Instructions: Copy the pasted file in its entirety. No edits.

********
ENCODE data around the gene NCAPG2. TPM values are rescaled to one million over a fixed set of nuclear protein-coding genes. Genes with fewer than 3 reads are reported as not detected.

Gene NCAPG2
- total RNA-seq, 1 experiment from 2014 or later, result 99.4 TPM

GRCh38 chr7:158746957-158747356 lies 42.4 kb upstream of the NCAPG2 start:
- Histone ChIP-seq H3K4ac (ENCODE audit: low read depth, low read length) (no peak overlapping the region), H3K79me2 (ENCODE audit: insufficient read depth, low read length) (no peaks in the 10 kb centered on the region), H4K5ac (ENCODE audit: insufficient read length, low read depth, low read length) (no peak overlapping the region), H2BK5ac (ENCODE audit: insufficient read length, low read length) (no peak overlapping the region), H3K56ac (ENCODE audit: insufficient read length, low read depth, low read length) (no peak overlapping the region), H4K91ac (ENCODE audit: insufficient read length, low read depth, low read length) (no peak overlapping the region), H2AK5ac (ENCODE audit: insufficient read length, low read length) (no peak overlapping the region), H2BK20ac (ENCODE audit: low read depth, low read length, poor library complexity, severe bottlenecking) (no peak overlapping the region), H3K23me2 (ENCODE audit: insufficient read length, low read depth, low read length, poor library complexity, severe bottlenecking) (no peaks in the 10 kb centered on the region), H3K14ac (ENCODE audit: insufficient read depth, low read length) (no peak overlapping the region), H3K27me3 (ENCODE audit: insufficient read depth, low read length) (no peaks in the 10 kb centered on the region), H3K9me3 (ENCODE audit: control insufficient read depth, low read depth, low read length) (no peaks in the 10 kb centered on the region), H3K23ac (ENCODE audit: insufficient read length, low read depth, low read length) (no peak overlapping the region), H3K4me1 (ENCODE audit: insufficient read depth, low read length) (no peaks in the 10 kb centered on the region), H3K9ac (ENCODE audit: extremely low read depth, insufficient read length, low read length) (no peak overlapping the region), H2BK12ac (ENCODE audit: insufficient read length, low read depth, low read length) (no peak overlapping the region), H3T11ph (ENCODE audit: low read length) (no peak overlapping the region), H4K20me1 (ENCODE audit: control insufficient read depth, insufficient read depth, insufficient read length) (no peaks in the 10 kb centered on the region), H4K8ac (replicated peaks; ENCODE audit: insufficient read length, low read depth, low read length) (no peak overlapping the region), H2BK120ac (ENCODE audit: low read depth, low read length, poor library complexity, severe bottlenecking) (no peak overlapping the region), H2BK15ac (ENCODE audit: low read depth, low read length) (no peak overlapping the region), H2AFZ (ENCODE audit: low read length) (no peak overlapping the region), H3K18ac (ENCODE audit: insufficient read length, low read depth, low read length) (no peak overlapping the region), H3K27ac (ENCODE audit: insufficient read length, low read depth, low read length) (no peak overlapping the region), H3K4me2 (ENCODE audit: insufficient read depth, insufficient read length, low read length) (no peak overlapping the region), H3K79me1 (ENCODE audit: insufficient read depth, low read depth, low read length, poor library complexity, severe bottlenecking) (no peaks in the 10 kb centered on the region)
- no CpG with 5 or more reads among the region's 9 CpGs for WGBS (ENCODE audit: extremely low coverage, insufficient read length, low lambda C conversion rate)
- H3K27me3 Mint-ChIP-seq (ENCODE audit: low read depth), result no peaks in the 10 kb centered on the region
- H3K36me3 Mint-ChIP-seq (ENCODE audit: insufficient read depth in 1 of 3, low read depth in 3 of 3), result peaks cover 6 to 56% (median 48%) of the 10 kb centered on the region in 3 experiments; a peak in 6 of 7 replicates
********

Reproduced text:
ENCODE data around the gene NCAPG2. TPM values are rescaled to one million over a fixed set of nuclear protein-coding genes. Genes with fewer than 3 reads are reported as not detected.

Gene NCAPG2
- total RNA-seq, 1 experiment from 2014 or later, result 99.4 TPM

GRCh38 chr7:158746957-158747356 lies 42.4 kb upstream of the NCAPG2 start:
- Histone ChIP-seq H3K4ac (ENCODE audit: low read depth, low read length) (no peak overlapping the region), H3K79me2 (ENCODE audit: insufficient read depth, low read length) (no peaks in the 10 kb centered on the region), H4K5ac (ENCODE audit: insufficient read length, low read depth, low read length) (no peak overlapping the region), H2BK5ac (ENCODE audit: insufficient read length, low read length) (no peak overlapping the region), H3K56ac (ENCODE audit: insufficient read length, low read depth, low read length) (no peak overlapping the region), H4K91ac (ENCODE audit: insufficient read length, low read depth, low read length) (no peak overlapping the region), H2AK5ac (ENCODE audit: insufficient read length, low read length) (no peak overlapping the region), H2BK20ac (ENCODE audit: low read depth, low read length, poor library complexity, severe bottlenecking) (no peak overlapping the region), H3K23me2 (ENCODE audit: insufficient read length, low read depth, low read length, poor library complexity, severe bottlenecking) (no peaks in the 10 kb centered on the region), H3K14ac (ENCODE audit: insufficient read depth, low read length) (no peak overlapping the region), H3K27me3 (ENCODE audit: insufficient read depth, low read length) (no peaks in the 10 kb centered on the region), H3K9me3 (ENCODE audit: control insufficient read depth, low read depth, low read length) (no peaks in the 10 kb centered on the region), H3K23ac (ENCODE audit: insufficient read length, low read depth, low read length) (no peak overlapping the region), H3K4me1 (ENCODE audit: insufficient read depth, low read length) (no peaks in the 10 kb centered on the region), H3K9ac (ENCODE audit: extremely low read depth, insufficient read length, low read length) (no peak overlapping the region), H2BK12ac (ENCODE audit: insufficient read length, low read depth, low read length) (no peak overlapping the region), H3T11ph (ENCODE audit: low read length) (no peak overlapping the region), H4K20me1 (ENCODE audit: control insufficient read depth, insufficient read depth, insufficient read length) (no peaks in the 10 kb centered on the region), H4K8ac (replicated peaks; ENCODE audit: insufficient read length, low read depth, low read length) (no peak overlapping the region), H2BK120ac (ENCODE audit: low read depth, low read length, poor library complexity, severe bottlenecking) (no peak overlapping the region), H2BK15ac (ENCODE audit: low read depth, low read length) (no peak overlapping the region), H2AFZ (ENCODE audit: low read length) (no peak overlapping the region), H3K18ac (ENCODE audit: insufficient read length, low read depth, low read length) (no peak overlapping the region), H3K27ac (ENCODE audit: insufficient read length, low read depth, low read length) (no peak overlapping the region), H3K4me2 (ENCODE audit: insufficient read depth, insufficient read length, low read length) (no peak overlapping the region), H3K79me1 (ENCODE audit: insufficient read depth, low read depth, low read length, poor library complexity, severe bottlenecking) (no peaks in the 10 kb centered on the region)
- no CpG with 5 or more reads among the region's 9 CpGs for WGBS (ENCODE audit: extremely low coverage, insufficient read length, low lambda C conversion rate)
- H3K27me3 Mint-ChIP-seq (ENCODE audit: low read depth), result no peaks in the 10 kb centered on the region
- H3K36me3 Mint-ChIP-seq (ENCODE audit: insufficient read depth in 1 of 3, low read depth in 3 of 3), result peaks cover 6 to 56% (median 48%) of the 10 kb centered on the region in 3 experiments; a peak in 6 of 7 replicates